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Part 3 – Reaching orbit?

In the first two articles in this brief series (see article links below) we introduced the three-stage rocket analogy to better understand the degree to which Sustainable Investing (“SI”) practices can have positive real-world impact through investment activity. To recap briefly, just like with a three-stage rocket, most SI practices are intended to trigger a three-stage process, all of which need to be completed for the SI intervention to be considered successful:

  1. The activity that the investor undertakes must have some effect on the companies (or the managers of those companies) in which they invest, which (at least in principle) can trigger a change in what the company does. 
  2. Managers at the company must indeed respond to that effect and change their actions. This in turn changes what the company does and creates an impact in the real economy that would not have happened without the investor activity.
  3. The impact in the real economy must persist even after second order impacts and must not be (entirely) unwound by the response of competitors and consumers to the company’s actions.

We also described how – based on a review of relevant academic publications  that discuss efficacy of SI practices – we determine which practices can have which effects, and whether there is any evidence of these stage 1 (direct), stage 2 (indirect) and stage 3 (systemic) effects. 

In the second article we concluded that investors can achieve some stage 1 effects (such as a change in cost of capital) but in the vast majority of cases the changes are economically insignificant and very unlikely to trigger substantial change in company behavior. Also, we concluded that engagement offers investors the best tool to achieve stage 2 effects, but expectations should be managed as to its likely impact: how great is the contribution that can really be delivered by companies, consistent with the “zone of discretion” directors have, and will this contribution play a meaningful role in achieving stage 3 – systemic – effects? In general the evidence suggests that engagement will be most successful when focused on requests for action that are consistent with long-term value creation at the company and not too costly to achieve. Engagement therefore has inevitable limits when it comes to addressing a profound externality such as the unpriced cost of carbon.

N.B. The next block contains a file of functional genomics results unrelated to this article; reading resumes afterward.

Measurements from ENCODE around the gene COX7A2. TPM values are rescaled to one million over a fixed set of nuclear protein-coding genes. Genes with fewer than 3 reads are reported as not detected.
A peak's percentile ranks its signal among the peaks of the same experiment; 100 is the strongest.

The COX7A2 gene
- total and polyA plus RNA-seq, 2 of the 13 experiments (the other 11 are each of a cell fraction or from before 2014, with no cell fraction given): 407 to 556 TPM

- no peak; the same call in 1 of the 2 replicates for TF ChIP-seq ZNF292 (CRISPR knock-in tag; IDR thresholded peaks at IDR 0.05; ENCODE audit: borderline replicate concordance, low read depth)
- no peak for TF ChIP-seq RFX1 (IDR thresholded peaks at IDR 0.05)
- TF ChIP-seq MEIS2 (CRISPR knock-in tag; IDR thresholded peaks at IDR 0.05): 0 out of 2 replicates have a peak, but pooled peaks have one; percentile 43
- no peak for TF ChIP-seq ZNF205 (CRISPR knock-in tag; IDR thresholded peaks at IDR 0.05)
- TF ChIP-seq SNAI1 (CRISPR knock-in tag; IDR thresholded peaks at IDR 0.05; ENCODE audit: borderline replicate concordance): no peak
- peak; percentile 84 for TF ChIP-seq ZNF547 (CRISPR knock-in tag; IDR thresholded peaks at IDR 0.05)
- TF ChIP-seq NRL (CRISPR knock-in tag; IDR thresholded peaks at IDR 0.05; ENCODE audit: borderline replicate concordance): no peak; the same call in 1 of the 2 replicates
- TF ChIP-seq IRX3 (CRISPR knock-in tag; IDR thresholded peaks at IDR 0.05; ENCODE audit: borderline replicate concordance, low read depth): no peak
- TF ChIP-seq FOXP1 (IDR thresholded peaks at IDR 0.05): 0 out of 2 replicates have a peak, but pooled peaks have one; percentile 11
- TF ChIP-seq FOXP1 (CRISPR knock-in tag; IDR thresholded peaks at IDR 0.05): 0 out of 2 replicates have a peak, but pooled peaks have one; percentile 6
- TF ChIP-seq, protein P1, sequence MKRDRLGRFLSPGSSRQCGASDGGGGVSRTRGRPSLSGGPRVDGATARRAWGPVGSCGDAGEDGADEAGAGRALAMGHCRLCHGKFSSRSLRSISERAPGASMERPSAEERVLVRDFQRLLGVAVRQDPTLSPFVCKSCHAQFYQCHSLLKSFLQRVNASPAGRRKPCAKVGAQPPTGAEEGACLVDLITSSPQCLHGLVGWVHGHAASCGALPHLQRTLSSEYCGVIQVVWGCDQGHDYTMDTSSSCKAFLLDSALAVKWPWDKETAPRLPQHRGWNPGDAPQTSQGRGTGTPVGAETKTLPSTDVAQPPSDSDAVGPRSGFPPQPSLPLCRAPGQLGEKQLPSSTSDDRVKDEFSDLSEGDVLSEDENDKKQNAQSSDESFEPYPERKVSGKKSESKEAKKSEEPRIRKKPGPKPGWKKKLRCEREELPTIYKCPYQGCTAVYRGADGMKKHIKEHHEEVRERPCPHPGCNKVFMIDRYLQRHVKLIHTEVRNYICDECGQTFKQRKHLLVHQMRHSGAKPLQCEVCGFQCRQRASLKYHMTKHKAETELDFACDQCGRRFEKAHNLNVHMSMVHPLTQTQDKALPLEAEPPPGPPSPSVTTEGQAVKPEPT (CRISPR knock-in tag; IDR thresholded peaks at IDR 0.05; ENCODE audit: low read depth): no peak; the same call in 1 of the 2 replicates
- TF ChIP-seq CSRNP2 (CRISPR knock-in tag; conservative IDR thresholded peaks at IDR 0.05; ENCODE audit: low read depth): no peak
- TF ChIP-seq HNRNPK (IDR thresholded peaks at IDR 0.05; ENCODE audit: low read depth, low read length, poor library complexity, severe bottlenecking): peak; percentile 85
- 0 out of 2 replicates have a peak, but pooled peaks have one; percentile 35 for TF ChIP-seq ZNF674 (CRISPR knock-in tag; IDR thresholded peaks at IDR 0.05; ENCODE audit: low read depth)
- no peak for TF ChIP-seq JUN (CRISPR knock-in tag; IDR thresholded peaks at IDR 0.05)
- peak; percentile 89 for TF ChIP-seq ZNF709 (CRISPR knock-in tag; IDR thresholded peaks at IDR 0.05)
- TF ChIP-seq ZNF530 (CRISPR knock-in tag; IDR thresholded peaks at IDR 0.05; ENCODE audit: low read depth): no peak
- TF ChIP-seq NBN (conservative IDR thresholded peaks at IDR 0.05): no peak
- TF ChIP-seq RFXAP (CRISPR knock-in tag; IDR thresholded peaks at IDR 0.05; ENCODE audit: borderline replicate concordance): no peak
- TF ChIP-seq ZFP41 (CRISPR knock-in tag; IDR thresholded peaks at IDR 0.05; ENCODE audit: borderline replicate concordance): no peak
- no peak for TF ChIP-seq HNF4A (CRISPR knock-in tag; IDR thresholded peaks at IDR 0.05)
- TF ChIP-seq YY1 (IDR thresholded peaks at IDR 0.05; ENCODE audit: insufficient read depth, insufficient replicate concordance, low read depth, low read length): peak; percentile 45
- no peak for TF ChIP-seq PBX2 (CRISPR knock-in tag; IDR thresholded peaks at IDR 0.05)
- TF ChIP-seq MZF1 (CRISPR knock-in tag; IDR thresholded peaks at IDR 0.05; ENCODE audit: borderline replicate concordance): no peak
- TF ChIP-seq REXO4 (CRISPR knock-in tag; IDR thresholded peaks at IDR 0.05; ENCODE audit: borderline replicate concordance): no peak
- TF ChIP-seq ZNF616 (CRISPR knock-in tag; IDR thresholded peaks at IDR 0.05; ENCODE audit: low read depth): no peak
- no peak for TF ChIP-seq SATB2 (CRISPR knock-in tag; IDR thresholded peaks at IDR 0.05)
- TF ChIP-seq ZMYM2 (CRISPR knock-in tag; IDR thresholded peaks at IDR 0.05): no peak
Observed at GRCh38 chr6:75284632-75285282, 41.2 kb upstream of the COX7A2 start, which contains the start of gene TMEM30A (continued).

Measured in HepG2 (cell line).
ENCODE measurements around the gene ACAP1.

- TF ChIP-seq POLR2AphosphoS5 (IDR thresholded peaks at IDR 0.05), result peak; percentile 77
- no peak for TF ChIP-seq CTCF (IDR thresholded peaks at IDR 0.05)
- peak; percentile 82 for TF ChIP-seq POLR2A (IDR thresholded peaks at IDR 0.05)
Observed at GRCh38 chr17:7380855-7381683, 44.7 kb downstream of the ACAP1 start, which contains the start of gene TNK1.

In this third and final article we draw some conclusions as to the stage 3 - system-wide - effects, and discuss what avenues can be pursued by investors who aim to contribute to system change. Does the SI rocket ever reach orbit?

Stage 3 effects?

Our conclusion here is brief and likely disappointing: we are aware of only very limited evidence that SI practices have stage 3 effects – that an investor, by setting in motion a chain of causality starting with a stage 1 (direct effect), can prompt a company to deliver a stage 2 effect (a change in company behavior), that in turn contributes in a meaningful way to a change in systems: the internalizing of an externality, the creation of broadly recognized and adhered to standards, the decrease of emissions in a certain industry, or bringing the achievement of an SDG in closer reach. Why is this?

First, internalizing significant externalities is, by definition, costly for companies even over the long term. Major challenges like climate change are not just an issue of time horizons that will automatically internalize over a long-enough period of time. Instead, addressing externalities is genuinely costly for companies. But as we saw in the second article in this series, the tools available to investors are rather weak, and not up to the task of imposing very costly requirements on companies. 

Second, what’s profitable tends to get done. A reduction in production by an oil & gas company generally results in the fossil fuel assets being exploited by another party. A significant increase in one company’s costs is met by a competitive reaction by others. This makes investor action on externalities a bit like squeezing a balloon: the problem is removed in one place only to appear elsewhere. As an example, institutional investment portfolios have decarbonized over the last decade while society’s emissions have continued to rise. 

Third, the fiduciary duties, or commercial incentives, of most actors in the investment chain are to focus on financial returns (which are easy to measure and a key determinant of performance evaluation and the awarding of mandates) over environmental or social impact (which are hard to assess and often secondary to financial considerations when push comes to shove). 

Fourth, accountability is weak. Disintermediation of the investment chain means that each actor’s incentives are to keep the next actor up the chain happy. In many cases the true sanctions for failing to act on environmental or social issues are weak and the rewards for doing so underwhelming. Information and resource asymmetries are widespread between end clients and their asset managers and between asset managers and investee companies. Clients and stakeholders may be satisfied by the “warm glow” created by apparent action without asking too hard what is really going on, so greenwashing and half-heartedness is widespread.